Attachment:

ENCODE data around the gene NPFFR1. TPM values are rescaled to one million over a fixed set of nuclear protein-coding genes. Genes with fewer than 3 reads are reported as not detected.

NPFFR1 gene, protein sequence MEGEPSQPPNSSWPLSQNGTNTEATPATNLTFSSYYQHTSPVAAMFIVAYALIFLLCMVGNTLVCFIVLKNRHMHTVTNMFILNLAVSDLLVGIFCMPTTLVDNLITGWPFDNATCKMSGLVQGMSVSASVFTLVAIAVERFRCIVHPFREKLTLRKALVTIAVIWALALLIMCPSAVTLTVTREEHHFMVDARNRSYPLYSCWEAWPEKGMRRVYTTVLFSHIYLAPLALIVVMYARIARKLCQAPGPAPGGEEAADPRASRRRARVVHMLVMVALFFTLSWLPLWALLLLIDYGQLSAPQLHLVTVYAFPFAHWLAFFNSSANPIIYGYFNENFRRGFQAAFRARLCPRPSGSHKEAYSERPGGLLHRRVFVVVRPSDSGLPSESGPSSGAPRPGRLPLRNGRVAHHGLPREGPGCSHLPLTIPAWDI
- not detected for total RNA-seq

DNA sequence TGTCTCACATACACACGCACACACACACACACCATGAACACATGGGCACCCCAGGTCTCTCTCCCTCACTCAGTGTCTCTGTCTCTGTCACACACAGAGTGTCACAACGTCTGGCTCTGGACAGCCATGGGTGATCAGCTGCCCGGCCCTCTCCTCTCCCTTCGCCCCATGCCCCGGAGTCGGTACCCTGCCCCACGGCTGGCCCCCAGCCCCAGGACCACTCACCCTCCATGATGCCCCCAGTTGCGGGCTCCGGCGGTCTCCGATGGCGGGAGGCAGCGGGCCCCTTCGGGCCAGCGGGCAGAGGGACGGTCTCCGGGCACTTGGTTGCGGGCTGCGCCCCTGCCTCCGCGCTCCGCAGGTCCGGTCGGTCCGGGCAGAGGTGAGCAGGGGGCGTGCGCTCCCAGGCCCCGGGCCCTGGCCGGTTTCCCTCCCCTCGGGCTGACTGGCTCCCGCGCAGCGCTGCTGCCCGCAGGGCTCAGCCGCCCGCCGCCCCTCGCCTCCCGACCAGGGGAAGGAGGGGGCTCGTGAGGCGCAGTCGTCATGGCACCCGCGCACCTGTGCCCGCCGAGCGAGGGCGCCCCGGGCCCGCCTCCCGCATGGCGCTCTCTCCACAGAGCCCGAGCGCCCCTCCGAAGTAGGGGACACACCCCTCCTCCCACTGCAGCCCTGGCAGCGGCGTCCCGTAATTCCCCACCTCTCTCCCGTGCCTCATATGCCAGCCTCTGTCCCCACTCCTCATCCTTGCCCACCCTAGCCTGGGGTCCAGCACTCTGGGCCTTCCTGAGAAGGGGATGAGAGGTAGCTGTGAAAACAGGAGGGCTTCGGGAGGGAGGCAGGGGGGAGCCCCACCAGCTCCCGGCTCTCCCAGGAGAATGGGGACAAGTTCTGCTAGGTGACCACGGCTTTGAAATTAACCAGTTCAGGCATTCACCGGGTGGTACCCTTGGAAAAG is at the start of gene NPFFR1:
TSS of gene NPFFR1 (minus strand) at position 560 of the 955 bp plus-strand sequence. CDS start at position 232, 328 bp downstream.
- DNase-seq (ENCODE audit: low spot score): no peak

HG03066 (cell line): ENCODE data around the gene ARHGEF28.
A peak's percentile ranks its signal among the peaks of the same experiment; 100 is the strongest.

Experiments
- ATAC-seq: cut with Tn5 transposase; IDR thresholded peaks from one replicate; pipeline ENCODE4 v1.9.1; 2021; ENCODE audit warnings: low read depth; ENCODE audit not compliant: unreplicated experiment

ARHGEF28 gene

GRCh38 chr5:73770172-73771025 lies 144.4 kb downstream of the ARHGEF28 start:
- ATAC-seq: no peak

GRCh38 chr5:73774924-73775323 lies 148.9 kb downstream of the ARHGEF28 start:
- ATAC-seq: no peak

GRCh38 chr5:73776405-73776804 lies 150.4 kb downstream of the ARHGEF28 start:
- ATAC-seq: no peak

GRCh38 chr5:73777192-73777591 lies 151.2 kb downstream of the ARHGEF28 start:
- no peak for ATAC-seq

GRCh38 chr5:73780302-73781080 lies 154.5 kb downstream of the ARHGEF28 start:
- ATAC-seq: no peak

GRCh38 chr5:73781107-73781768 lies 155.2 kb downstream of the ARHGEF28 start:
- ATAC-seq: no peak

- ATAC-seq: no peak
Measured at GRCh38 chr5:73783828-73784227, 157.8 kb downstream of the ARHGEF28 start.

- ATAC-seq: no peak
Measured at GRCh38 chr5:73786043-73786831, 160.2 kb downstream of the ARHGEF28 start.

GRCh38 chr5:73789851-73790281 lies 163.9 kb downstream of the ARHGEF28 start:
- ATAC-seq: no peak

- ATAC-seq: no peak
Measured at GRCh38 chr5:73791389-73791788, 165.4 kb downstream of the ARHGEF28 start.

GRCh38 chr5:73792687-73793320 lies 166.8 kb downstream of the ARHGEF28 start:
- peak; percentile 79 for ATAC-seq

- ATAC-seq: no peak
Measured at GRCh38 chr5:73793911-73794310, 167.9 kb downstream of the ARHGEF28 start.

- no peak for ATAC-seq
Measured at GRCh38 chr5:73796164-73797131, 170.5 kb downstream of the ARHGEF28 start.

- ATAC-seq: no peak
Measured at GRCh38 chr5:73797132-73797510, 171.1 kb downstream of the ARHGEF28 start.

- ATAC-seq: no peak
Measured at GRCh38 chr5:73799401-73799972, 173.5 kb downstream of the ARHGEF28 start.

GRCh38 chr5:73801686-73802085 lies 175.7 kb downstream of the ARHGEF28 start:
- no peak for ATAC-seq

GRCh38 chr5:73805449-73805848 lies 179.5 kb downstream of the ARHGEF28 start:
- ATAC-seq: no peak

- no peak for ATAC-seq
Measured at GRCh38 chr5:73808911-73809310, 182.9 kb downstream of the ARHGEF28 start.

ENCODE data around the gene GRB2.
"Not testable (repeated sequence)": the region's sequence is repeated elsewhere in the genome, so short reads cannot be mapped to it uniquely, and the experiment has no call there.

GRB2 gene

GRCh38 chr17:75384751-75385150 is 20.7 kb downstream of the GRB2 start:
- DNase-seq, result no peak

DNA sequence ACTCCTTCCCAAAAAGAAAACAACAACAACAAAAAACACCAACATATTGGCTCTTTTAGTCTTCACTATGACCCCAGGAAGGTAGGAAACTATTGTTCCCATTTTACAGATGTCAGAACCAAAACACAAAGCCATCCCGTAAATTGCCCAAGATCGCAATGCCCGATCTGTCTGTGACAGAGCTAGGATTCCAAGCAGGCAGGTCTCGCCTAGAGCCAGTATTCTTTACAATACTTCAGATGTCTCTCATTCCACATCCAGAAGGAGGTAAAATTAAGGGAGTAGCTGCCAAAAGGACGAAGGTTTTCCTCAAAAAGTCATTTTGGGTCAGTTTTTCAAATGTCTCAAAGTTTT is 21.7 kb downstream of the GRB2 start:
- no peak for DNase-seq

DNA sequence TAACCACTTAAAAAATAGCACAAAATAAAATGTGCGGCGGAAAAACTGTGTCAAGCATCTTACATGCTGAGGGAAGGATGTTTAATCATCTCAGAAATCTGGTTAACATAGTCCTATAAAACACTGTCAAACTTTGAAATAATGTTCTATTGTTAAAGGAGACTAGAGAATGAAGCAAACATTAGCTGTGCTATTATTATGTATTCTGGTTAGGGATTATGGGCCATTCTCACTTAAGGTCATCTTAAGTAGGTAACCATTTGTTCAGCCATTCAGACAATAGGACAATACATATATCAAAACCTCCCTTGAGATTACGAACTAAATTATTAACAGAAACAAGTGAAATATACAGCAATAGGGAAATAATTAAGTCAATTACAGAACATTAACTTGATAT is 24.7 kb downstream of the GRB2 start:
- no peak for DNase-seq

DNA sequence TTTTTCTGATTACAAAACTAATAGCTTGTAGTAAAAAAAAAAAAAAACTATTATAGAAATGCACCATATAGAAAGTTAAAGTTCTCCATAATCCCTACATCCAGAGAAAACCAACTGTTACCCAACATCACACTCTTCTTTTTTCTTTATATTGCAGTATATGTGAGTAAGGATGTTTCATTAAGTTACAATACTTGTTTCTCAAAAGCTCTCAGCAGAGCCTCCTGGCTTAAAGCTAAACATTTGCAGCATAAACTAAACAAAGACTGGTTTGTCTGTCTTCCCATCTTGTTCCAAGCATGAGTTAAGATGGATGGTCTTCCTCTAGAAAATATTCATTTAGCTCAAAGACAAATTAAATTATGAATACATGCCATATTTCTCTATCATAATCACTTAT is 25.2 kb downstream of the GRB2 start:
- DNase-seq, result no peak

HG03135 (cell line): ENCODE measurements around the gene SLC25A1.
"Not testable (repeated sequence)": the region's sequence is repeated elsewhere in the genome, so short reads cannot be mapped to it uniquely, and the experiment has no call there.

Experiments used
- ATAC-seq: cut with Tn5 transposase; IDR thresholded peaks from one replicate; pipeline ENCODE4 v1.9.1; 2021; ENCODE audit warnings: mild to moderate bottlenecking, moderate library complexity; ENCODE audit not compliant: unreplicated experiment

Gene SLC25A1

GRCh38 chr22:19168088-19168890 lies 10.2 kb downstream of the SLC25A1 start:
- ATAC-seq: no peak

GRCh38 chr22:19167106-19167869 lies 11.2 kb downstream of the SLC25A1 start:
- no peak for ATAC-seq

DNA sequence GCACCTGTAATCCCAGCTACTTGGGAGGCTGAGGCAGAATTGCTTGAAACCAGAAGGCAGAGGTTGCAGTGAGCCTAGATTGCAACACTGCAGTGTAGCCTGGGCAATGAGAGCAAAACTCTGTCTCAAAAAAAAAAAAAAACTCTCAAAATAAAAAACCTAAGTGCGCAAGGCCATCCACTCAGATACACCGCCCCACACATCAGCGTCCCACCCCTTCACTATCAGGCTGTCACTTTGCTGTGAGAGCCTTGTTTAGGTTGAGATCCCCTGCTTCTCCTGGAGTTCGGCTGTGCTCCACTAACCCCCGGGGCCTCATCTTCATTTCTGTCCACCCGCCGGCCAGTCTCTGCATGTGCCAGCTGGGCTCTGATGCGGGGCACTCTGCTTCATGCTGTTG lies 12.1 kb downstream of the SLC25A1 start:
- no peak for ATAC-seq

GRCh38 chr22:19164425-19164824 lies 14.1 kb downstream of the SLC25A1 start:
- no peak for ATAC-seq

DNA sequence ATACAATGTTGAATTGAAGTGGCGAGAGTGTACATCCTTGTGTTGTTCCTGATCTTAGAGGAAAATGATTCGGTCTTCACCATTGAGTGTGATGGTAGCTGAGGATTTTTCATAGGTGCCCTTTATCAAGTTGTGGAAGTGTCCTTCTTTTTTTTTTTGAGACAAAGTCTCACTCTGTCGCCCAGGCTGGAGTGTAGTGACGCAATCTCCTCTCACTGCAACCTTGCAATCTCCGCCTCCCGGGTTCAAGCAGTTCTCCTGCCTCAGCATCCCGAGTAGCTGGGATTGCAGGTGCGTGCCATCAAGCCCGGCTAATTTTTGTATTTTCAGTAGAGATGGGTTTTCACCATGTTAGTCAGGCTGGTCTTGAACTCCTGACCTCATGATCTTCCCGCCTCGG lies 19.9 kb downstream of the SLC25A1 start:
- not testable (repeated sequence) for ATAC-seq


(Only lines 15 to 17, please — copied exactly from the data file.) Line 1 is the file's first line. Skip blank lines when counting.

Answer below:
- ATAC-seq: no peak

GRCh38 chr5:73776405-73776804 lies 150.4 kb downstream of the ARHGEF28 start:
- ATAC-seq: no peak